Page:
I'm also spending time with them to develop their marketing offers and any other area of their business they would like to work on. We're sending a wonderful photographer to take their profile and product photos, so they have access to a great rate to get that done. They also get connected to each other as a source of ideas and support. I'll continue trying to add benefits as they tell me what they need and want.
How is AIM Local different from other subscription gift boxes?
I think that on the surface, we may feel similar with the twist that our collections are supporting local businesses. But underneath, my real "customers" are the small businesses that participate. My definition of success is not measured by my personal net worth, but by the prosperity of the small businesses in every neighborhood in the Chicago, but particularly the south and west side.
The national entrepreneurship story is often one focusing on technology starts and unicorns, why is spotlighting local makers and community efforts important?
Rocket-fast growth is exciting for writing articles, but stable and steady is what builds families and neighborhoods. Small business owners also own their homes, they invest in their neighborhoods, they sponsor the Little League teams, they provide jobs in the neighborhood that don't require a long commute, which can make a big difference for low-income residents. According to the 3/50 Project, for every $100 spent at a local business, $68 stays local, compared to just $43 for a national chain. It doesn't help North Lawndale to have a franchise on every corner with minimum wage jobs-communities need business owners who live there and pay taxes there and hire accountants and buy office supplies there.
From your Techstars and Moxie Jean experience, what are marketing tips local businesses can implement today?
1) Don't spend significant money on something new until you've figured out how to really make it work.
One of the small businesses I was working with had people coming in the store but they weren't buying as much as he hoped. His first instinct was to have a designer create a postcard with a discount coupon and get a bunch printed. But I saw he had a dry-erase board in the corner, so I told him "Write your offer on the dry erase board. 2 days, 2 different offers. Keep track of sales per visitor on each day, and see which offer performs better. Congratulations, you just did your first A/B test."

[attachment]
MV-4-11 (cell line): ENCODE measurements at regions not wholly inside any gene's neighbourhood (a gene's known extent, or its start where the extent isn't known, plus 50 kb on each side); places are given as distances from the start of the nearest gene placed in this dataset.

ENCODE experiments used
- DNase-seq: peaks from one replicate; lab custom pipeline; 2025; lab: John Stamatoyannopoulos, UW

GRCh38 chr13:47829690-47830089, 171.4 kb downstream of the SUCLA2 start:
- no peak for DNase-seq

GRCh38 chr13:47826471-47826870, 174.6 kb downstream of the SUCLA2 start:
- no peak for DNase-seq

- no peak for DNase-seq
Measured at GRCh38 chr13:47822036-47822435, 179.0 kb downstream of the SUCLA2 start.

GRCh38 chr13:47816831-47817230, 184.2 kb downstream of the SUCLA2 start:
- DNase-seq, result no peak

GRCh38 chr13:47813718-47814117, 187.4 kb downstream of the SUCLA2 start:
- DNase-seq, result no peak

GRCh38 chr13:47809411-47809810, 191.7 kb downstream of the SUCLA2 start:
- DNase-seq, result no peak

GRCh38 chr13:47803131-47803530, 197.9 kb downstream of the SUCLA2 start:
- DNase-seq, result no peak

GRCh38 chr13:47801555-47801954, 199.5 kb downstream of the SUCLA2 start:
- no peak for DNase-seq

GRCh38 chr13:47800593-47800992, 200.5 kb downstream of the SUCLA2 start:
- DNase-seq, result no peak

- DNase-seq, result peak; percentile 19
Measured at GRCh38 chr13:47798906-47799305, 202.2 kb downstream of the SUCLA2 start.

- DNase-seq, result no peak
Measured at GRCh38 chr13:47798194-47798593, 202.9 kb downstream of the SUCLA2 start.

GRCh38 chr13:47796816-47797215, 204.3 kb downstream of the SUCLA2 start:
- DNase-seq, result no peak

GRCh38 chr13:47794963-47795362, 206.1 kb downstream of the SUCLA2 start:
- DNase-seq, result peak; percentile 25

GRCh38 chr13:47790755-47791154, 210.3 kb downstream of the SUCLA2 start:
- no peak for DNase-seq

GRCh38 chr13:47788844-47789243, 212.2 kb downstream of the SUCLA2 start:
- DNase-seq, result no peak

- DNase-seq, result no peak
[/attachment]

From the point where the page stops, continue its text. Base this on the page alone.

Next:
2) Make sure you aren't giving away your profit margin.
One company I worked with was running a daily deal where they offered a $40 product for $30. The daily deal site was running Google ads on her business name (and guess who ranks highest in SEO?), so now the effective price of the product for anyone online was $30. And of that $30-the daily deal site kept 50% - so she only actually received $15. I encouraged her to shut off the daily deal and run some targeted Facebook ads instead. Now she's selling the same product for $35 (offering a $5 Facebook coupon) with a $3 spend on Facebook for each new customer.
3) Build YOUR assets, not Facebook's.
Facebook has become a 100% pay to play service. 95% of your fans will not see your content unless you pay to boost posts and run ads. One entrepreneur noticed people would comment and tag others on their boosted post like "let's go here together!" but then didn't actually show up. Instead of continually re-boosting the same ads, as she had been doing, we changed the ad to offer a first purchase discount when they sign up for her mailing list. That way, interested folks get on your mailing list and you can send them emails afterward-without having to pay Facebook each time.